Daily Archives: 11/14/2011

Change of course on web site

SOME OF YOU MAY BE WONDERING when, oh when (if ever!) is Ed gonna launch the new web site.

The answer is: Not now. And not soon.

We’re at a turning point in the process and that change of direction is going to take us some more time. But it’s important for us to get it done right. Just like I tell publishers when I’m working on redesigns of their newspapers: “I’d rather take the time to get it right than hurry and get it wrong.”

So…we are taking the time to get it right.

And we’ll let you know when we’re ready.

Thanks.

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Why community newspapers matter

DO YOU EVER GET THE FEELING that what you’re doing at a small newspaper doesn’t matter for much? That you can’t change the world—or bring meaning to people’s lives—as a staffer at The Bedford Falls Sentinel…or wherever?

Get rid of that feeling—because what you do is important and what you do does matter to your readers and your community. The future of metro and regional newspapers may be in doubt. But not community newspapers.

Here’s an article that explains why.

Once you’ve read it, post it for everyone at your newspaper to see. Better yet, copy it and distribute it. And make it required reading.

It’s really that important…because what you do is really that important.

Send in your comments…let us know what you think. Best commentary on this wins a free copy of both of Ed’s books!

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Ad clutter on your web site?

FRÉDÉRIC FILLOUX AT THE GUARDIAN thinks most web sites suffer from ad clutter.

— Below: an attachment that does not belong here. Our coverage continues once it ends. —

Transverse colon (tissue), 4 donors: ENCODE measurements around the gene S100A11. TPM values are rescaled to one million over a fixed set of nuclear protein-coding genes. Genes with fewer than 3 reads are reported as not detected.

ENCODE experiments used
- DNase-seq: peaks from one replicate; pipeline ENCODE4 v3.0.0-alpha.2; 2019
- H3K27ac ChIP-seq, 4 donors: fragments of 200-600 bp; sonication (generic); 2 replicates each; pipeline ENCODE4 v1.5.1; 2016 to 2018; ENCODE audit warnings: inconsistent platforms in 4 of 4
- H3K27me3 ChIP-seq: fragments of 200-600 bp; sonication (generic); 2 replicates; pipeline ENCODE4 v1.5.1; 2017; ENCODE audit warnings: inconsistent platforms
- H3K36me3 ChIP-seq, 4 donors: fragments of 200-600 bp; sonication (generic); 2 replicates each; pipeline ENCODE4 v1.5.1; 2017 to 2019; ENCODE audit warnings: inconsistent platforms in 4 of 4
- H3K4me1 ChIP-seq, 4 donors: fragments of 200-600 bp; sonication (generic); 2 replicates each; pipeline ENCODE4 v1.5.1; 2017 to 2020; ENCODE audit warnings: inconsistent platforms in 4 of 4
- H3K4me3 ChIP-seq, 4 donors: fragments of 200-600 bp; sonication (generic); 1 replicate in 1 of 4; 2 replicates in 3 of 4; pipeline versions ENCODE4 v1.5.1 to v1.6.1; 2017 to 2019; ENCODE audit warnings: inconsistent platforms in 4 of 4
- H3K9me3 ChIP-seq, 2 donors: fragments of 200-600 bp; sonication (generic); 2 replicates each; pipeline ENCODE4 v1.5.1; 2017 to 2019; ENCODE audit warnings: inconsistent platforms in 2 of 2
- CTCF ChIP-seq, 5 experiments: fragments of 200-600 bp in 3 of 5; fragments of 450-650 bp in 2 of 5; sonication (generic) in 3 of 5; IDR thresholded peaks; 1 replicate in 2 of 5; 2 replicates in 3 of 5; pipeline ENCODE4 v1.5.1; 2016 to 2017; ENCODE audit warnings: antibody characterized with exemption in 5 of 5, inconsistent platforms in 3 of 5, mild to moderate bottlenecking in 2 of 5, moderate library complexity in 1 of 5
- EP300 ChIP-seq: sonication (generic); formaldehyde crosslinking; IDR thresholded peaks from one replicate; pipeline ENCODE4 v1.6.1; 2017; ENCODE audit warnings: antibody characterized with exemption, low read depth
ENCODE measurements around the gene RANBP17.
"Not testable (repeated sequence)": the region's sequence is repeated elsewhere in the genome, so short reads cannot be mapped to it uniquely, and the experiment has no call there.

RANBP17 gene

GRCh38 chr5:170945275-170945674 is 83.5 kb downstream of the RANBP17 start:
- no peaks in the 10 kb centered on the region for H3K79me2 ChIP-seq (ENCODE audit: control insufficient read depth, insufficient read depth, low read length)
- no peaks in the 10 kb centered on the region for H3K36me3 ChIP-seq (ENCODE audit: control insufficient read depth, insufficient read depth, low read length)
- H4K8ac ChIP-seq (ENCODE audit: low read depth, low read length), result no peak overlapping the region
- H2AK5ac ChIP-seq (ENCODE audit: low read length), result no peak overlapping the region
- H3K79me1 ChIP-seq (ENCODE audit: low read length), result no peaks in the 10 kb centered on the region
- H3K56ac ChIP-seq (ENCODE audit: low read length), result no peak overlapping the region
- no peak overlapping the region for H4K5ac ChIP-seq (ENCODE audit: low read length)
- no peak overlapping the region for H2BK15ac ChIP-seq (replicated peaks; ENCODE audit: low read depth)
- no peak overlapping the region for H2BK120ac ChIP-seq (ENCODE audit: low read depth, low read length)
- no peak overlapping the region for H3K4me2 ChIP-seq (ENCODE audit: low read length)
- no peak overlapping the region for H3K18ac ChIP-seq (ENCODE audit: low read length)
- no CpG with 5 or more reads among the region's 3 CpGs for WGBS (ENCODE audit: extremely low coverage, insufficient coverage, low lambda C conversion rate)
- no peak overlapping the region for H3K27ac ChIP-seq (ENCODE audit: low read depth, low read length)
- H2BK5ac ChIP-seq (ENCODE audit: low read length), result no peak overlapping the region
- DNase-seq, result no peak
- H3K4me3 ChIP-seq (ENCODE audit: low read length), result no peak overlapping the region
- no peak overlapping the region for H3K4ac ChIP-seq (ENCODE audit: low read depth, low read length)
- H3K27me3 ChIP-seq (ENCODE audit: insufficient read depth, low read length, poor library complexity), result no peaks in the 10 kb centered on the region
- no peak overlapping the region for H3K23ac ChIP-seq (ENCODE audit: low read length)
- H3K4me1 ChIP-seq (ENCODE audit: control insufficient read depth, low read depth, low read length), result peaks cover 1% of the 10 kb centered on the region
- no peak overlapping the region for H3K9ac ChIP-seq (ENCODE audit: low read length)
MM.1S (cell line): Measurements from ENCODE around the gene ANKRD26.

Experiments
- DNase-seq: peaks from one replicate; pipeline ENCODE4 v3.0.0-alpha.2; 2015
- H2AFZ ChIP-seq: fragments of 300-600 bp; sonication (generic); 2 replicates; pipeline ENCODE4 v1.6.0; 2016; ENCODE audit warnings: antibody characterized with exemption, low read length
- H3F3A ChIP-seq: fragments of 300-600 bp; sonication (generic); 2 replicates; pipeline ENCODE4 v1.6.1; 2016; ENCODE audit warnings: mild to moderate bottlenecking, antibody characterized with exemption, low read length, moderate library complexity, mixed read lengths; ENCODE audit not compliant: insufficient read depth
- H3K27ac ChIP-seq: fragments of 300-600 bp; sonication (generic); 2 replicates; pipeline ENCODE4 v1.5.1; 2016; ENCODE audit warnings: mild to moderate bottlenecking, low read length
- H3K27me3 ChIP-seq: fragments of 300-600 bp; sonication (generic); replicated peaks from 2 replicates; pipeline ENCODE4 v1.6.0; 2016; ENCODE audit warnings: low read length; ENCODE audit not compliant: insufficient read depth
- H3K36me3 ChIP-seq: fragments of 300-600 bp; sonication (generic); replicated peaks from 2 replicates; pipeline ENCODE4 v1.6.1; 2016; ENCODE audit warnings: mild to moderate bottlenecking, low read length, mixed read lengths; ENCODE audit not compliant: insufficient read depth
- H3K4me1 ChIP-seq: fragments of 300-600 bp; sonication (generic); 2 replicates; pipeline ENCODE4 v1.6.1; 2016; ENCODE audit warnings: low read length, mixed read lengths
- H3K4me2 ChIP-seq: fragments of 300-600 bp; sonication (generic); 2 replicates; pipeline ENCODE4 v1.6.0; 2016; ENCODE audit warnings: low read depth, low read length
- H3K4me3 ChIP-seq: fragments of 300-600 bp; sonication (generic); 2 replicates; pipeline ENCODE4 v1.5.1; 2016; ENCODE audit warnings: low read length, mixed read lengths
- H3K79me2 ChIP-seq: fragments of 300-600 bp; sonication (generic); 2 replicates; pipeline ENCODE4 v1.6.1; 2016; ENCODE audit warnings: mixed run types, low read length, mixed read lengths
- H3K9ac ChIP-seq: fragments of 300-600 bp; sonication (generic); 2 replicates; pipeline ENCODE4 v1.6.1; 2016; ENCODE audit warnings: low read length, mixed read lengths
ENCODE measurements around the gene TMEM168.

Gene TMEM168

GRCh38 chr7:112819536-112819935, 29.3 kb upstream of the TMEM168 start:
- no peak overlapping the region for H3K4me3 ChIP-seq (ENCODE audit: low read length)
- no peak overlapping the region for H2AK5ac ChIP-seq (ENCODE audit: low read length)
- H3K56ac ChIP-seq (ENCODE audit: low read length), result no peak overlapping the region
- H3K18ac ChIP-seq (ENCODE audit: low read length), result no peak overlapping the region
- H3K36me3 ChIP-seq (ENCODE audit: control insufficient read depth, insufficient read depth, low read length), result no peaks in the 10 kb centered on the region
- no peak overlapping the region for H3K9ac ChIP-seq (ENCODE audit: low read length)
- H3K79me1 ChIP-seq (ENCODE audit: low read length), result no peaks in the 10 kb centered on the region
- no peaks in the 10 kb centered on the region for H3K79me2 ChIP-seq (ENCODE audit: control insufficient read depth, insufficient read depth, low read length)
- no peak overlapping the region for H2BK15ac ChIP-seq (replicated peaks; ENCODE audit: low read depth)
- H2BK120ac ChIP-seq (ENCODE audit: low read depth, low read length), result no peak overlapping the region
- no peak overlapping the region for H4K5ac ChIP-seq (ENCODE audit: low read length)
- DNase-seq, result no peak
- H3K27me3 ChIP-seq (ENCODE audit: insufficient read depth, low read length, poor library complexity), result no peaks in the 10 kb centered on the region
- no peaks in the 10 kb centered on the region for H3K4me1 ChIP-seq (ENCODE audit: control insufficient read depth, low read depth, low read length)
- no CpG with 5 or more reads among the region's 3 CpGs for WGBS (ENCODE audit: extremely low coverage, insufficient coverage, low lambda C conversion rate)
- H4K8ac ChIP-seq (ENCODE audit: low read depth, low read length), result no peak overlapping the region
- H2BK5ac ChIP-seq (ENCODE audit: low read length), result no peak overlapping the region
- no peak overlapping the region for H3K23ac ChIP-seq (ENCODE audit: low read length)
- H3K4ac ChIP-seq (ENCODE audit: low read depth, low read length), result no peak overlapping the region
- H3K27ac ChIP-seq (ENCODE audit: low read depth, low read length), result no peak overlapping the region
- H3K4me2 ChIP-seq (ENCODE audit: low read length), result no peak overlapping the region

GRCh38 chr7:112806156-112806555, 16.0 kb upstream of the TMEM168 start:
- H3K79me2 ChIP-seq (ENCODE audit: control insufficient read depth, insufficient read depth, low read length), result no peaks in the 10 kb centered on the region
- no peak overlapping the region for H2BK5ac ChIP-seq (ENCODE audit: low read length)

Is yours one of them?

Is it possible to have too many ads on your web front page? From what I’ve seen on many sites, the answer is a resounding “YES!”

Check his arguments here…then decide for yourself.

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iPhoneography: The future for community newspapers?

ANYONE WHO KNOWS ME knows I’m a big fan of Apple products. During a recent visit with a client in San Francisco, I took an hour out one evening to visit the flagship Apple store there. I later joked with my older daughter (also an Apple fan) that they threw me out of the store…for excessive drooling.

So I’ve read with interest recent suggestions on the internet that newspapers should look into providing staffers with the iPhone 3Gs. That model is now free with an AT&T contract.

Among the advantages of a reporter/photographer having an iPhone 3Gs:

1. A 5 megapixel camera.

2. A video camera.

3. All pix and vids can be immediately uploaded to your office.

4. It can be used to transmit a screen shot of a map from the location of a breaking story.

5. It is a phone and it can be used to keep in touch with the office—or make calls to sources.

So, the idea is intriguing.

A recent conference in San Francisco (where else?) was devoted to a new skill: iPhoneography.

From the report:

“The iPhone (only one of many camera-equipped phones) was the clear winner of the day—most 1197 speakers and attendees owned iPhones, and admitted that it is their most frequently used camera. In fact, when one speaker asked the crowd who didn’t use an iPhone for mobile photography, less than half a dozen hands went up.

Attendee Cheri Fulk, who received her degree in photography, says she usually carries around her iPhone and another camera, yet still takes more pictures with the former. ‘I like the immediacy and flexibility of [the iPhone],’ she said.”

Is iPhoneography the future for community newspapers? Can’t say for sure…but it may be the present.

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